Climate protection and health through active mobility

Can a climate-friendly mobility transition also contribute to the health of the population? Dr Jan Keller and his junior research group AMBER are investigating how this can be achieved by promoting walking, cycling or the use of public transport.

Interests in a double pack: Environment & People

When Jan Keller looks back on his childhood and youth, one activity immediately comes to mind: discovering Brandenburg's nature and the Mecklenburg Lake District with his family. The 36-year-old remembers the time fondly: "We went on bike tours and did mushroom picking in the forest. I was and still am very fond of the countryside and like the vastness and tranquillity that comes from bodies of water."
Besides his interest in the environment, he was particularly interested in human behaviour. The choice of his degree programme was thus obvious: psychology. Even today, Jan Keller is fascinated by the subject, "because there are many things we don't yet know or can explain." The fact that physical activity is still part of Jan Keller's everyday life is shown by his preference for covering distances with his own feet or by bicycle: This includes walks or jogs along the Spree river, a fast walk to the S-Bahn or cycling to AMBER project meetings at the Institute for Ecological Economy Research, where his colleague Vivian Frick works..

AMBER junior research group

His dissertation was dedicated to promoting physical activity in people's everyday life and he is currently analyzing data from a study on sustainable and active commuting behaviors. "Active commuting, that is commuting by walking, cycling or using public transport, aims at both promoting physical activity and reducing greenhouse emissions, and thus has the potential to contribute to many of the United Nations' 'Sustainable Development Goals' (SDGs)." How people get to work is often a highly automated behaviour that many people perform without thinking about it. Research has shown that an existing habit can lead to the formation of a new habit through the repeated performance of a new behaviour in the same context.
Jan Keller exchanged ideas with his colleague Vivian Frick on how active mobility could lead to individual changes as well as the change of structures. This is how they developed the AMBER project (Active Mobility for maintained Benefits of Health and Environment), which they have been leading together since the beginning of 2023.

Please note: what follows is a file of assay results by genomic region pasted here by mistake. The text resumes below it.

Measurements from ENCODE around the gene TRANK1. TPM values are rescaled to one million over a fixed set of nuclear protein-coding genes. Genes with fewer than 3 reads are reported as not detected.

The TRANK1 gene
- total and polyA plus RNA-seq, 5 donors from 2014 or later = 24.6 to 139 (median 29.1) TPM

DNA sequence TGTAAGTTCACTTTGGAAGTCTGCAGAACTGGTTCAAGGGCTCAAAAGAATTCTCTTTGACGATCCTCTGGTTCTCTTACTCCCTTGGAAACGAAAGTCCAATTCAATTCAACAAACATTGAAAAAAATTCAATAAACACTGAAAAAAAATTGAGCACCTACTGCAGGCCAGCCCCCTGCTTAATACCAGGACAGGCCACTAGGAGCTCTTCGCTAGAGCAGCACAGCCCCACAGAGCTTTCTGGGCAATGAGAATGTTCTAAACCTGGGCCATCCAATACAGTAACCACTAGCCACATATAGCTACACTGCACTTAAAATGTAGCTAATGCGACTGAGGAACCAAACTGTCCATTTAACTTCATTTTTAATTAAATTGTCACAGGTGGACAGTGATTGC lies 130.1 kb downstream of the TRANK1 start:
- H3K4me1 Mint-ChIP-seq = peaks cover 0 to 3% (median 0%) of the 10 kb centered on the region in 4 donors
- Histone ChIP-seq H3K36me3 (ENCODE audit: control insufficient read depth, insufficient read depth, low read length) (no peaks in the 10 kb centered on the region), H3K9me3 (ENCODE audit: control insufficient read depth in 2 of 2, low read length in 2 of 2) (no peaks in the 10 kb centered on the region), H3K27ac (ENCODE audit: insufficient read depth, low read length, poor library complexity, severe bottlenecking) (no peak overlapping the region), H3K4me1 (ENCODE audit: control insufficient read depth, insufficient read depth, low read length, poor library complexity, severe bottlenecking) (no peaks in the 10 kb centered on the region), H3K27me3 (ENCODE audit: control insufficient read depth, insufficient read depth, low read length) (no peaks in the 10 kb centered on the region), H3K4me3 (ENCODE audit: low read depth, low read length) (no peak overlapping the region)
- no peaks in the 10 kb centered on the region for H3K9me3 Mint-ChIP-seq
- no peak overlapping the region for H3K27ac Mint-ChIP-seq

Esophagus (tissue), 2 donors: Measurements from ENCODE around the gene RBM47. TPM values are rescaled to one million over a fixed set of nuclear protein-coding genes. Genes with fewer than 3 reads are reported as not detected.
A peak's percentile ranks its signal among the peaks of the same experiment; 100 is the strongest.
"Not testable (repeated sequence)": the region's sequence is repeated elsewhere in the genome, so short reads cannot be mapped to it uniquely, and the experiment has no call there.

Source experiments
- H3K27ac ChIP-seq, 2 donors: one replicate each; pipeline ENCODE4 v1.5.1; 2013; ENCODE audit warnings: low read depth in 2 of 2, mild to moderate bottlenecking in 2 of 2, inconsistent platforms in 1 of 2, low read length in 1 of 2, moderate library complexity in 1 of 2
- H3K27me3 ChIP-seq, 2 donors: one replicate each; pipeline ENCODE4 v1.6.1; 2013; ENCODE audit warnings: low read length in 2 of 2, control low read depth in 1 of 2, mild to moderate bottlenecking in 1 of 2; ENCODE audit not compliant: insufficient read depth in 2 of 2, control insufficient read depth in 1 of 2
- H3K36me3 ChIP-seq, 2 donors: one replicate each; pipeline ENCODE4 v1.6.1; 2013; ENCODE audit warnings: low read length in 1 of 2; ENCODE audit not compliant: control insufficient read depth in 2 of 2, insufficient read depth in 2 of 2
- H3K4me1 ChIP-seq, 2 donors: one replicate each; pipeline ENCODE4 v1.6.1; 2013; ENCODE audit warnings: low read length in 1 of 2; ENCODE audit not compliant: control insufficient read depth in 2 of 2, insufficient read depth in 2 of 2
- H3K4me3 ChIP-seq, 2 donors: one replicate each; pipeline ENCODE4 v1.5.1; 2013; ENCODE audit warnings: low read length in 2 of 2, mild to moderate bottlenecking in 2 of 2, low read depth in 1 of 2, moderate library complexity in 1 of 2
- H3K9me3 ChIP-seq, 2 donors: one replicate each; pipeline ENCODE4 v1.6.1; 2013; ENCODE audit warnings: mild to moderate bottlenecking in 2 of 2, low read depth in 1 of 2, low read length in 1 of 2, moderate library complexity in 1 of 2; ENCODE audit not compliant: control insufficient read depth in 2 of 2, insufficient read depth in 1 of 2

Creating knowledge together with citizens and initiating change

It is very important to Jan Keller that people are actively participating in research. Within the framework of AMBER, he and the entire junior research group want to empower people to advocate for a healthy and sustainable environment.
So-called Citizen Science projects will be developped and carried out in Berlin in 2025 and in Frankfurt (Oder) in 2026. "We want to study a large, preferably representative target group for the two cities. Citizens will also measure their everyday routes via a study app. For example, we want to learn which routes show particularly high levels of noise pollution. By jointly going through their data with the junior research group will give citizens the opportunity to actively participate in research," Keller explains. With the results obtained, the AMBER project aims to showcase which structural factors - such as low traffic neighborhoods- can favour a healthy and sustainable mobility transition. To this end, the junior research group is also working together with civil society organisations. In this way, results from the research in AMBER should also support their daily work for the mobility transition. According to Jan Keller, results from the cities examined in AMBER can also be a "blueprint" for other cities.

AMBER and career

Leading the junior research group is very important for the scientific career of Jan Keller. "I think that the intersection between health, climate protection and sustainability will be an important, future-oriented avenue in psychology. Moreover, I am learning a lot about various topics from mobility research - a large and interdisciplinary field of research." In the future, he would like to continue working in research and teaching in a university context.


Last updated on